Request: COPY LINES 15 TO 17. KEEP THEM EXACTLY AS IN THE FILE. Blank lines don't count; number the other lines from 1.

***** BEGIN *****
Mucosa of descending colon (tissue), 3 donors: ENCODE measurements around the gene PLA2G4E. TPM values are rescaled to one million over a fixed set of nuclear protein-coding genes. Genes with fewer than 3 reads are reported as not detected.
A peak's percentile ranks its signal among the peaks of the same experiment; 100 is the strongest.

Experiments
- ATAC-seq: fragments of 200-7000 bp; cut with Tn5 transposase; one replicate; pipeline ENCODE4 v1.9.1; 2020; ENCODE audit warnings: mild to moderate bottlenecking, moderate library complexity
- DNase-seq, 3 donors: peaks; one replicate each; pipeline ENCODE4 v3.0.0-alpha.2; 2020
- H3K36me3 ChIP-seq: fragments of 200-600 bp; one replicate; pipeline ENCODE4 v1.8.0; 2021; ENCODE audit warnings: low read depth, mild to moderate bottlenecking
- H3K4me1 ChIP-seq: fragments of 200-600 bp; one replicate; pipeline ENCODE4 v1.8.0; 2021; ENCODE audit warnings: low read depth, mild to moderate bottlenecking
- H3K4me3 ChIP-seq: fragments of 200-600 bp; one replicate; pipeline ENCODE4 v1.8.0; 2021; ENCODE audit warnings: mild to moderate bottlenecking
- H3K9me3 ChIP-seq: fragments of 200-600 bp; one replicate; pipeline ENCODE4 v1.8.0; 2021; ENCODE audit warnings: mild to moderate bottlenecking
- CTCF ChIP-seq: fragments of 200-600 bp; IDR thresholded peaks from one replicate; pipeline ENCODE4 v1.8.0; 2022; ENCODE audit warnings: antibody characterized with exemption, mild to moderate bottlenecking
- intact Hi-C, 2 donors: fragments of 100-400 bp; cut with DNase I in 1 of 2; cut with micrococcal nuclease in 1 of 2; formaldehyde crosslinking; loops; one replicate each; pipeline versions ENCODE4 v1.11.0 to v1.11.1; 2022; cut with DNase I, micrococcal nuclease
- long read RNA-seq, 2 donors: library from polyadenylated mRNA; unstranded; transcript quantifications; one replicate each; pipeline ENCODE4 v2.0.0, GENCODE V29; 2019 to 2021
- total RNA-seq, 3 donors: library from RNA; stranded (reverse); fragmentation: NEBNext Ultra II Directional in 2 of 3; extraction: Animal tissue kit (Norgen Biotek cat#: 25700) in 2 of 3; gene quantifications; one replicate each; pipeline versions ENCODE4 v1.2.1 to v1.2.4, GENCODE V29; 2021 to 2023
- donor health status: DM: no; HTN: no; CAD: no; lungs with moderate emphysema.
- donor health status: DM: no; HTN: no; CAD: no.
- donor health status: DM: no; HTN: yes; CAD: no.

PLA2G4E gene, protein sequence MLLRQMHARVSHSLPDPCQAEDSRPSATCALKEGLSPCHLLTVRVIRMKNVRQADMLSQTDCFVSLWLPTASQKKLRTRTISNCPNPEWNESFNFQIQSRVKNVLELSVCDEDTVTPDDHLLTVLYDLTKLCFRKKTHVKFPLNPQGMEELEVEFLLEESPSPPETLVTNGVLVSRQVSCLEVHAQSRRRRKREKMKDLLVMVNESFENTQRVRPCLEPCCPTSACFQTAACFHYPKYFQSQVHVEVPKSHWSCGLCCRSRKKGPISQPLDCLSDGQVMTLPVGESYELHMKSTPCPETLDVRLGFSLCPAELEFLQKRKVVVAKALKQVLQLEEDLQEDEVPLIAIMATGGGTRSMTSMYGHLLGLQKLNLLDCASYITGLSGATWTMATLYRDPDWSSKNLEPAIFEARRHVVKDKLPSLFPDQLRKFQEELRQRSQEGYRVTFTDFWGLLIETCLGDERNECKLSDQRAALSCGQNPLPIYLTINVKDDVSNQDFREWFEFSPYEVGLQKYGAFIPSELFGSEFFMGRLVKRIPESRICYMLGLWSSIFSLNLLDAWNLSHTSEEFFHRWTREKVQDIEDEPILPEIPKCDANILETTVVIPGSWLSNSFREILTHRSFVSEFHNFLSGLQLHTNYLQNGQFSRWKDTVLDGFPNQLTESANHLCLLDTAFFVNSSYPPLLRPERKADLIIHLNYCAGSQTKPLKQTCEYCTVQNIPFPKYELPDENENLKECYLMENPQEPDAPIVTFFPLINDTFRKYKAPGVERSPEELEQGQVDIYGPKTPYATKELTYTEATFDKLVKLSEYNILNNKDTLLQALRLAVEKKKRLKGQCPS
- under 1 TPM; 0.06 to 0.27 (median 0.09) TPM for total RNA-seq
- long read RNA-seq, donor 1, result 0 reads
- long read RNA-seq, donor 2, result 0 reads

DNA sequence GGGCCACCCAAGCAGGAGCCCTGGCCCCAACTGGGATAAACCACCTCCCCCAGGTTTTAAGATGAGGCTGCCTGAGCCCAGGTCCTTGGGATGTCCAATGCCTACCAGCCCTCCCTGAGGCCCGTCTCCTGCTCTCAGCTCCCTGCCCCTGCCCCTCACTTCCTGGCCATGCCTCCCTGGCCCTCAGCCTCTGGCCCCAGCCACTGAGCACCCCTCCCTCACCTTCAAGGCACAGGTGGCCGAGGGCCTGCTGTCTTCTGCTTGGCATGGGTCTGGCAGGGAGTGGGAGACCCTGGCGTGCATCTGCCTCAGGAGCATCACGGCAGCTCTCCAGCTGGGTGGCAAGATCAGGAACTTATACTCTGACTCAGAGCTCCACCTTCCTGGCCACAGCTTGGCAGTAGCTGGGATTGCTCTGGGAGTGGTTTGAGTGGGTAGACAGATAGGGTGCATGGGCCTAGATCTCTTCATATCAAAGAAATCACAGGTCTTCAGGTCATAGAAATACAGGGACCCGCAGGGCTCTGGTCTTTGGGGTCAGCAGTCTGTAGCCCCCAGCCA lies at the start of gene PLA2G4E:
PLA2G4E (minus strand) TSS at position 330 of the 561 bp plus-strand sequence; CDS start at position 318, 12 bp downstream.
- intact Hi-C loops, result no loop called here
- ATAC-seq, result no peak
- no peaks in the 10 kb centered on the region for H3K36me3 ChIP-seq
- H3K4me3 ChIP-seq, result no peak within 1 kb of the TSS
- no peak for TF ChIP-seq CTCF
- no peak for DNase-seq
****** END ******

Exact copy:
- donor health status: DM: no; HTN: no; CAD: no.
- donor health status: DM: no; HTN: yes; CAD: no.

PLA2G4E gene, protein sequence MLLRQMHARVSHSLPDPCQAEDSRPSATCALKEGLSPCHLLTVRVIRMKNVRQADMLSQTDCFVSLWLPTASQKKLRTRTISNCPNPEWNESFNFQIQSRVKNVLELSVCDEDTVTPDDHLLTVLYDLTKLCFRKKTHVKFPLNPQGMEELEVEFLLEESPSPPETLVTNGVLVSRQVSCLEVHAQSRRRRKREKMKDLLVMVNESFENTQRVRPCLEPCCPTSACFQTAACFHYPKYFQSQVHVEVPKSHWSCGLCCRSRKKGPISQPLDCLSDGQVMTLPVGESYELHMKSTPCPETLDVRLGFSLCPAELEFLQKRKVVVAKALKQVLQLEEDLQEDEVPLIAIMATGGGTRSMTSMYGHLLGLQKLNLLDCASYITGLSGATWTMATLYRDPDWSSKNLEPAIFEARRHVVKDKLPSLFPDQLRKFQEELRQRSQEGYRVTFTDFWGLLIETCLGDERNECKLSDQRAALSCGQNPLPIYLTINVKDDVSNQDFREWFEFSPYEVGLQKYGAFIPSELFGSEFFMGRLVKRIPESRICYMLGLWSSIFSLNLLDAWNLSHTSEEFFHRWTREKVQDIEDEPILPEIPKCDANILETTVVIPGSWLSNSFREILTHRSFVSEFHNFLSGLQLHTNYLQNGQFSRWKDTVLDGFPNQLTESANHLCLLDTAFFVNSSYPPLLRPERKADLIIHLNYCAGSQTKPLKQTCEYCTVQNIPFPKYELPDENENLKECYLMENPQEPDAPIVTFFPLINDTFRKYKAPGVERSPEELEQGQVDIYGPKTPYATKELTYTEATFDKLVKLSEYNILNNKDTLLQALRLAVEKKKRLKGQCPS